Tlacaxipehualiztli, Festival of the Flaying of Men, the Second Month of the Aztec Solar Calendar


The Tovar Codex, attributed to the 16th-century Mexican Jesuit Juan de Tovar, contains detailed information about the rites and ceremonies of the Aztecs (also known as Mexica). The codex is illustrated with 51 full-page paintings in watercolor. Strongly influenced by pre-contact pictographic manuscripts, the paintings are of exceptional artistic quality. The manuscript is divided into three sections. The first section is a history of the travels of the Aztecs prior to the arrival of the Spanish. The second section is an illustrated history of the Aztecs. The third section contains the Tovar calendar, which records a continuous Aztec calendar with months, weeks, days, dominical letters, and church festivals of a Christian 365-day year. This illustration, from the third section, depicts the god, Xipe Tótec, or his impersonator, who is shown wearing a tunic made of flayed human skin and with a protruding tongue. He wears a headdress with green feathers and sandals. In his left hand, he holds a rattle staff. In the right hand are two linked ears of maize or corn. Tied to the headband is a deer hoof. Hanging from his right earlobe is a bifurcated golden pendant. At his feet is a leaping goat or ram. This month, identified as March with the astrological symbol of a ram or Aries, commemorated the festival of Tlacaxipehualiztli (The Flaying of Men). The month is represented by an image of Xipe Tótec, "our flayed lord." The rattle staff is one of the insignia of this god, as are the two linked ears of maize. The deer hoof is associated with the hunting rites of the god. The golden pendant, called Teocuitlanacochtli, is also closely associated with the god.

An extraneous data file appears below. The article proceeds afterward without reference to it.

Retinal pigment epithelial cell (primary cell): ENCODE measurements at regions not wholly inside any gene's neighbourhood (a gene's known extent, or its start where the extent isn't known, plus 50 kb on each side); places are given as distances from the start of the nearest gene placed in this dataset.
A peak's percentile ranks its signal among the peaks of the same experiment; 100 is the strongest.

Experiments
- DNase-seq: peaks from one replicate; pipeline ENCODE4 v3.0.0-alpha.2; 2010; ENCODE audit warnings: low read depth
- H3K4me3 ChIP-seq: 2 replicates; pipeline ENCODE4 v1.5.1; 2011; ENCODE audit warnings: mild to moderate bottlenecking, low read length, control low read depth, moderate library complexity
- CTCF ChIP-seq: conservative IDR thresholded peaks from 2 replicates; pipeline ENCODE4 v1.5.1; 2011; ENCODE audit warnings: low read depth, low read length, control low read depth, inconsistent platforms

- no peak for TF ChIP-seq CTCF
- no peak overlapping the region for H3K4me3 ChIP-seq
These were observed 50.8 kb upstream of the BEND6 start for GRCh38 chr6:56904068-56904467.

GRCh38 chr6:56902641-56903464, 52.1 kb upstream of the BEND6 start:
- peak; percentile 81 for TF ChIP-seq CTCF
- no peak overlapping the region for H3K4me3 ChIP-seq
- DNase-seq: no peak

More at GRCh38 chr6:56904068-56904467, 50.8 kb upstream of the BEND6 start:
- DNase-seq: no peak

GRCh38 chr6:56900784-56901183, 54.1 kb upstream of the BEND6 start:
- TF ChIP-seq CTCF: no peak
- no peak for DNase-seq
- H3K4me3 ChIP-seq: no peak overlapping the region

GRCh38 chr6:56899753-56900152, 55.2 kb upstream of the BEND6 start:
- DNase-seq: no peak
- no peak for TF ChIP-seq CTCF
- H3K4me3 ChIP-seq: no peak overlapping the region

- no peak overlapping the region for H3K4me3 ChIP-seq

Last updated: October 26, 2012